Speaking at Mobile World Congress in Barcelona this morning (3 March), KT chairman Chang-Gyu Hwang said the 2018 Winter Olympics in Pyeongchang, South Korea, of which KT is a sponsor, would be “the first ever 5G Olympics”. Other industry figures have predicted that the 5G infrastructure, which is vital to facilitating the burgeoning ‘internet of things’, will not be ready on a large scale until 2020.
Hwang said the exponential increase in speed, capacity and connectivity provided by 5G would “accelerate the future”. In the case of the 2018 Winter Olympics, this would include interactive mobile viewing experiences incorporating virtual reality, he said. Driverless cars, real-time language translation services and “immersive hologram content” also featured in Hwang’s vision of the future.
“We are so close,” he said. “We only need to wait a few years.”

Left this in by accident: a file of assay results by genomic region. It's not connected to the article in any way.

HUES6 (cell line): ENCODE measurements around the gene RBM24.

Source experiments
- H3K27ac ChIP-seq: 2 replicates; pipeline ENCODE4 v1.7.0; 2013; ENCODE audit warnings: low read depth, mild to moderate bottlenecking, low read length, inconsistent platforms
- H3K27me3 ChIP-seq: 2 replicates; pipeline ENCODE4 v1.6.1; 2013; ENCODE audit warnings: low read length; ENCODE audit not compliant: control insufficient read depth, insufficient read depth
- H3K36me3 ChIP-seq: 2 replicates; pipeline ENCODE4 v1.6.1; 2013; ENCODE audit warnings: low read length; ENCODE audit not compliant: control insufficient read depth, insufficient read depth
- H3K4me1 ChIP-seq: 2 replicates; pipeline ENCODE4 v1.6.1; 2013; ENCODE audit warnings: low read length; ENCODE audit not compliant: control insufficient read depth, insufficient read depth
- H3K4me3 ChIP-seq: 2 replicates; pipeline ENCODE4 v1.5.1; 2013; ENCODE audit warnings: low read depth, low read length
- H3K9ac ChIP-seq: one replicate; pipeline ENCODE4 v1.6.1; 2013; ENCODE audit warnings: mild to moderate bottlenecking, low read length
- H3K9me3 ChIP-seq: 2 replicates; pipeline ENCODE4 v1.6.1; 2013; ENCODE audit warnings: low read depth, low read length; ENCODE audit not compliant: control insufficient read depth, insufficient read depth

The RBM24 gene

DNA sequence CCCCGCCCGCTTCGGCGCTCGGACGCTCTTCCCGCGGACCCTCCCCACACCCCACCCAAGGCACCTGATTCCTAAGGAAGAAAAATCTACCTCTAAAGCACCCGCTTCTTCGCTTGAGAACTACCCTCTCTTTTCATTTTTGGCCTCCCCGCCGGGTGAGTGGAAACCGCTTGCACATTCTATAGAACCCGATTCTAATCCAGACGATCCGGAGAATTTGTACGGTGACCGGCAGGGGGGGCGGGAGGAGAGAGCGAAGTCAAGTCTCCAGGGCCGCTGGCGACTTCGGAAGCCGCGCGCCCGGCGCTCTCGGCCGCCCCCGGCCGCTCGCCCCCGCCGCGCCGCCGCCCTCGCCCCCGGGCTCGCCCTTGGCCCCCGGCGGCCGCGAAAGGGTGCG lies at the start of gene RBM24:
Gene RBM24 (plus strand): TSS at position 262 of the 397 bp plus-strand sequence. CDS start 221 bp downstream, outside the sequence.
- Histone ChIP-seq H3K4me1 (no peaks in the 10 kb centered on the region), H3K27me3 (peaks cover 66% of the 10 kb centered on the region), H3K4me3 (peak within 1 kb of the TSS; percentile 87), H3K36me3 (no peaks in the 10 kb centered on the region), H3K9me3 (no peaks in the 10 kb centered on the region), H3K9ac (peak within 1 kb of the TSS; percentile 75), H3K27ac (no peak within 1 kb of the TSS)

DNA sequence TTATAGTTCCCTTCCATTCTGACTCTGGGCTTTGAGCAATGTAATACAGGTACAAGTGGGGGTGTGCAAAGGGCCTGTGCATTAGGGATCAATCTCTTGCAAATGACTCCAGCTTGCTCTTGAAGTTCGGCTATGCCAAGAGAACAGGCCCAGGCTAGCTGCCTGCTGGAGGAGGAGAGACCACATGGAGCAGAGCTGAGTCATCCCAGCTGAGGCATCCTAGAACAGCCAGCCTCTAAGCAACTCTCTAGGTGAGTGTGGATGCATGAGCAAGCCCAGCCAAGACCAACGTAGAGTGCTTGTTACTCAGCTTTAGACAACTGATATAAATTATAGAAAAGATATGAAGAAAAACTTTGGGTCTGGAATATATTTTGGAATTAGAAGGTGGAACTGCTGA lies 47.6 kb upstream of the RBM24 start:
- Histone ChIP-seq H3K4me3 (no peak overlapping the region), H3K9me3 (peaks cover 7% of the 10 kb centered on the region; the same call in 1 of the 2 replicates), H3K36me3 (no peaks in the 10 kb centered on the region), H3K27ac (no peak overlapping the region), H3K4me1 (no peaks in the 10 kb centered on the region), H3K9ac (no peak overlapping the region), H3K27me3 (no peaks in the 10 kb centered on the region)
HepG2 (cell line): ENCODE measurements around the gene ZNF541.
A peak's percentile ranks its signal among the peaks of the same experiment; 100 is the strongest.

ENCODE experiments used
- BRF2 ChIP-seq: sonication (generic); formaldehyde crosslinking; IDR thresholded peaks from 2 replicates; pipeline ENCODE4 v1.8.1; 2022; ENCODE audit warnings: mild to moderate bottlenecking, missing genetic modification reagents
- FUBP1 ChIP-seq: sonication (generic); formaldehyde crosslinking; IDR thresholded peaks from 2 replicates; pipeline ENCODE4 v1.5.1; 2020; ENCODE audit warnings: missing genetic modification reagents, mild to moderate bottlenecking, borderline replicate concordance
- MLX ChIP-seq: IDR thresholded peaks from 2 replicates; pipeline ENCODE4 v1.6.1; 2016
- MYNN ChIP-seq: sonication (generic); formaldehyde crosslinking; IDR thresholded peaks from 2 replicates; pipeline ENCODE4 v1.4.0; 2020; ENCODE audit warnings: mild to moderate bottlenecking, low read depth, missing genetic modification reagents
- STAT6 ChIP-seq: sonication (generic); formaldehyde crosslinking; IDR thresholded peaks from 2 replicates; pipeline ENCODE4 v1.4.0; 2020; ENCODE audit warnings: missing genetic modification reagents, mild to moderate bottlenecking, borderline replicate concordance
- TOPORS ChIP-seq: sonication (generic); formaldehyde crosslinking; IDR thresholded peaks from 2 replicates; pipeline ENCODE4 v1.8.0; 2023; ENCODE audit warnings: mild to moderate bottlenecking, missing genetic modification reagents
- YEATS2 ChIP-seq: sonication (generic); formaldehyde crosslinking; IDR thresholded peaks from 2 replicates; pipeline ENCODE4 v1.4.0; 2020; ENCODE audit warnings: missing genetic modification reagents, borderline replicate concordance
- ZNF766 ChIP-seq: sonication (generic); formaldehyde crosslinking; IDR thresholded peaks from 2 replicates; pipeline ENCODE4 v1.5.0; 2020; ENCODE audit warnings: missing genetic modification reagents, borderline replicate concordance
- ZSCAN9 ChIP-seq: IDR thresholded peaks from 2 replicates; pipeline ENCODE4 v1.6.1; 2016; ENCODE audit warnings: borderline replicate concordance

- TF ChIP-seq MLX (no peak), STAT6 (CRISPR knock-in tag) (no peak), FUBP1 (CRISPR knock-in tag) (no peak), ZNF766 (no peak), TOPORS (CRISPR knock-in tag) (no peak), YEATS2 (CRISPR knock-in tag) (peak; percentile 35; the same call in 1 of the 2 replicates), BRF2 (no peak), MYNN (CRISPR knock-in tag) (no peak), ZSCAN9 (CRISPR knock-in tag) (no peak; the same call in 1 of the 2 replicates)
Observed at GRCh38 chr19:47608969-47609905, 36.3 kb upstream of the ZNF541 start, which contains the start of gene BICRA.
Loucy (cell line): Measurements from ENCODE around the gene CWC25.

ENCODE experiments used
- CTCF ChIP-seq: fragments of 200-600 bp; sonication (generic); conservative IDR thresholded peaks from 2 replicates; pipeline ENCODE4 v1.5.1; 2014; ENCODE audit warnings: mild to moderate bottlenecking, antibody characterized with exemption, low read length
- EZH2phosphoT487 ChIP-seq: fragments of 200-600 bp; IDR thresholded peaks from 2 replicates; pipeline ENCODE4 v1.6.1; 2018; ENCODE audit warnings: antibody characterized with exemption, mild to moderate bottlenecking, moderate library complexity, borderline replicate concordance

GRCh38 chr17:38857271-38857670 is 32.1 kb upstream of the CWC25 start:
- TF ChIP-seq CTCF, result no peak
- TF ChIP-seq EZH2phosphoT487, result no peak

Joining him on stage, Orange chairman and CEO Stéphane Richard suggested 2020 or 2022 as possible dates for the emergence of 5G on “a massive scale”. 5G is set to offer data transmission speeds of more than 2 gigabits per second compared to current 4G specifications of up to 300 megabits per second.
5G will “support the rise of the connected objects era”, Richard said, adding that by 2020 between 30 to 50 billion objects will be connected to the internet.
He argued that the applications of such technology “must continue to enhance customer experiences” and suggested that technology will increasingly develop its understanding of the real world and human experiences.
“Imagine autonomous cars that will connect with road signs to prevent accidents,” he said. “It will be possible to remote control everything.”
Next Generation Mobile Networks (NGMN), an alliance of global telecom operators, is presenting its whitepaper on the development of the 5G infrastructure at Mobile World Congress this week.
Günther Oettinger, the European Commission’s lead on the digital economy, said there remained a huge amount of work to do, including upgrading existing 4G infrastructure, before 5G would become a reality.
“5G is crucial to the completion of our digital economy,” he said.